As Heidi Klum says on Project Runway, “In fashion, one day you’re in, and the next day you’re out.”
But fashion cuts both ways, and what’s scorned or overlooked one day can become the coolest of cool. That’s what happened with double hyacinths which emerged from the compost pile to become, for much of the 18th and 19th centuries, the world’s most popular flower bulb.
“The first double variety was a seedling which appeared in the gardens of Peter Voorhelm . . . at Haarlem. At that time, the exact date is not certain but it was probably towards the latter part of the seventeenth century, all the bulb growers waged incessant warfare against all hyacinths raised from seeds or offshoots bearing flowers which in any way did not conform to the conventional notions of a perfect flower. The idea of a double variety does not appear to have entered even into the dreams of the Dutch [flower lovers].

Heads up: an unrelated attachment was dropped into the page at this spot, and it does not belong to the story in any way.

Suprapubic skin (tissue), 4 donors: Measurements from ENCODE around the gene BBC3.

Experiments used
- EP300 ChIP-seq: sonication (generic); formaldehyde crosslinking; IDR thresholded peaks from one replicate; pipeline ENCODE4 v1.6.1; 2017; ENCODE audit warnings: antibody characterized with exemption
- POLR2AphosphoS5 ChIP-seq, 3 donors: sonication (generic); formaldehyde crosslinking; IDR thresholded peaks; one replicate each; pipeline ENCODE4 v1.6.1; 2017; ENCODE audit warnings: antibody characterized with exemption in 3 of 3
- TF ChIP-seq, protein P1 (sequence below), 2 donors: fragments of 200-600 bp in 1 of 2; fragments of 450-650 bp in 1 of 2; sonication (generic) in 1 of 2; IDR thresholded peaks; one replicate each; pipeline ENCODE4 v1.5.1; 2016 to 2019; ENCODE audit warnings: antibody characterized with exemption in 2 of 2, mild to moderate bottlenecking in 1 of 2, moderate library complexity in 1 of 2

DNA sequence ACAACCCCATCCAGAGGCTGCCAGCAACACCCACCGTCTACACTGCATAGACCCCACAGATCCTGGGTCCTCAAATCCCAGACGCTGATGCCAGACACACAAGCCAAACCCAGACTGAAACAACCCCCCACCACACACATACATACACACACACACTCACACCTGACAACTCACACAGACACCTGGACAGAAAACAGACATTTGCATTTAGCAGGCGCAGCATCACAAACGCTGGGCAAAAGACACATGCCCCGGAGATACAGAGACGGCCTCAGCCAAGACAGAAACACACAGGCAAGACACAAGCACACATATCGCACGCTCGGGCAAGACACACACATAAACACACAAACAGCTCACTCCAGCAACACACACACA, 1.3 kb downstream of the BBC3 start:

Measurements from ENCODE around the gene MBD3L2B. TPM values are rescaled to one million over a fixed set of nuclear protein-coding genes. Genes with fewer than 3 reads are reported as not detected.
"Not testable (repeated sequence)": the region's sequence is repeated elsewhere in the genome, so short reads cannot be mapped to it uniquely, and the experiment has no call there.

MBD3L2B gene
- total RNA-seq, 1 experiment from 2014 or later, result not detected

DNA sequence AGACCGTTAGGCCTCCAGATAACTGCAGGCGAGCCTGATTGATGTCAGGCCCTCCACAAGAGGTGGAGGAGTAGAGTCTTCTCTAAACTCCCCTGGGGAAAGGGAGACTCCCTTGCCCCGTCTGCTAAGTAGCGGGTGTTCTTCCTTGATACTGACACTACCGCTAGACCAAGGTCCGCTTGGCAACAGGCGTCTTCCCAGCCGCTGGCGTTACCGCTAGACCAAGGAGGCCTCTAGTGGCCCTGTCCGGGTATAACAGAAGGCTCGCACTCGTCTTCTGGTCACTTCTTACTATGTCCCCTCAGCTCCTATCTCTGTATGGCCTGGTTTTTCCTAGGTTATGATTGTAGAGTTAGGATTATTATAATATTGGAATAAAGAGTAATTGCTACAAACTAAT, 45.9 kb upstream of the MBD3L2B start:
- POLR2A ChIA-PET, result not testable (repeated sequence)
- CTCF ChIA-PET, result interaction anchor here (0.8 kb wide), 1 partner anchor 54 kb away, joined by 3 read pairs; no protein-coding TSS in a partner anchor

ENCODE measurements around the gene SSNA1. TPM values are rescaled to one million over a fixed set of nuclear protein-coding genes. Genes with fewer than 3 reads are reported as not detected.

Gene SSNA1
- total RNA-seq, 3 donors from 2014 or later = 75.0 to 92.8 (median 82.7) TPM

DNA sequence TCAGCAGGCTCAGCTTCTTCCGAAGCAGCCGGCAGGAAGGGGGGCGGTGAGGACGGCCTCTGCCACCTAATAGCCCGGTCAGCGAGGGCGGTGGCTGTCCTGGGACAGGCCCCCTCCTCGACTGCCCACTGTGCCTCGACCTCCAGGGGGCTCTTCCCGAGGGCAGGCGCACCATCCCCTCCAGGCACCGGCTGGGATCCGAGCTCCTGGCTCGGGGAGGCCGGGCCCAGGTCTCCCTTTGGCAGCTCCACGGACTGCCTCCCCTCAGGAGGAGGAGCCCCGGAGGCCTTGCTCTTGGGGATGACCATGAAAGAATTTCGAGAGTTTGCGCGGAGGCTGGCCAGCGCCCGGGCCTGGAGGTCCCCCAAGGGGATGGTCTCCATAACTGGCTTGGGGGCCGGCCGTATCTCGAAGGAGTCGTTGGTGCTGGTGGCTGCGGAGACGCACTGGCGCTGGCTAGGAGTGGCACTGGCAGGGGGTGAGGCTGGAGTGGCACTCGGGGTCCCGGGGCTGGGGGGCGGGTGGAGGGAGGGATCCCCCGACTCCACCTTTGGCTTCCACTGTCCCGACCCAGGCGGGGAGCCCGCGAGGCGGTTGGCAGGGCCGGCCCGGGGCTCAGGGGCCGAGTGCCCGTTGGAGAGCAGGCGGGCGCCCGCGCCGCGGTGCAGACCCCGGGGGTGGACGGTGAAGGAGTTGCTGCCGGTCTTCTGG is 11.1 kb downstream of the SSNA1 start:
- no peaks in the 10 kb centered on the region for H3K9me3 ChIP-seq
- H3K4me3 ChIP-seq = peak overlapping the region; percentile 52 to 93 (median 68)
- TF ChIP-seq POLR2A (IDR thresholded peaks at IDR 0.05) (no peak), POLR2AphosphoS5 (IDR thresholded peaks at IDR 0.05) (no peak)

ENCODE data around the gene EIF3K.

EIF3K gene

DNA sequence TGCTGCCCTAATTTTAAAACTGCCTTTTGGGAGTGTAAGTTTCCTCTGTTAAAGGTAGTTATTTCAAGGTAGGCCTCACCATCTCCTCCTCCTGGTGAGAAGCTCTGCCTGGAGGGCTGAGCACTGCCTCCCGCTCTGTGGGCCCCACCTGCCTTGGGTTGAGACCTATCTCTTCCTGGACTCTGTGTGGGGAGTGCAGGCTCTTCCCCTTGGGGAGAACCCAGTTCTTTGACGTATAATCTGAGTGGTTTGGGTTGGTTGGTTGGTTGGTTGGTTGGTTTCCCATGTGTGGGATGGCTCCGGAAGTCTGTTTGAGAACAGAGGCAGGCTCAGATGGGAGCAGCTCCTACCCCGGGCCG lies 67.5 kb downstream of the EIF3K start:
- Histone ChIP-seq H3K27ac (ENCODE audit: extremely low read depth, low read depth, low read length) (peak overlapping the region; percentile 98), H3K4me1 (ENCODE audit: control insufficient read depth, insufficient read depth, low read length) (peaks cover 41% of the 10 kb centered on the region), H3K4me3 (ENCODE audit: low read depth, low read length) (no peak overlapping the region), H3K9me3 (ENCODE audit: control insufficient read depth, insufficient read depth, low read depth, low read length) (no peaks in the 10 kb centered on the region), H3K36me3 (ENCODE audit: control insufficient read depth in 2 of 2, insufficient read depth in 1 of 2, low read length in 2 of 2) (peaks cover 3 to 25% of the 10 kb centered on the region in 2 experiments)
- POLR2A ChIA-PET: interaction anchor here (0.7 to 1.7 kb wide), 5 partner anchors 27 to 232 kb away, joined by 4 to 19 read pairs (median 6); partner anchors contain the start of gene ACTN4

“But (and the story reads almost like a page out of Dumas) Peter Voorhelm was taken ill, and could give no attention to his plants, and was unable to examine them until the hyacinths were beginning to die off. A flower of unusual form arrested his attention, and examination proved it to be a double hyacinth. It was very small, but he cultivated and multiplied it, and was soon able to place it on the market, whilst numerous amateur growers were found willing to pay high prices for the new bulb.
“The . . . first double hyacinth had a comparatively short life, for it was lost long before 1768. The two double varieties discovered subsequently were named, respectively, ‘Marie’ [not the single ‘Marie’ that we offer now] and the ‘Roi de la Grande Bretagne’. . . . The latter was raised about 1698, and was infinitely the finest of the first three varieties and over a thousand florins was paid for a single bulb.”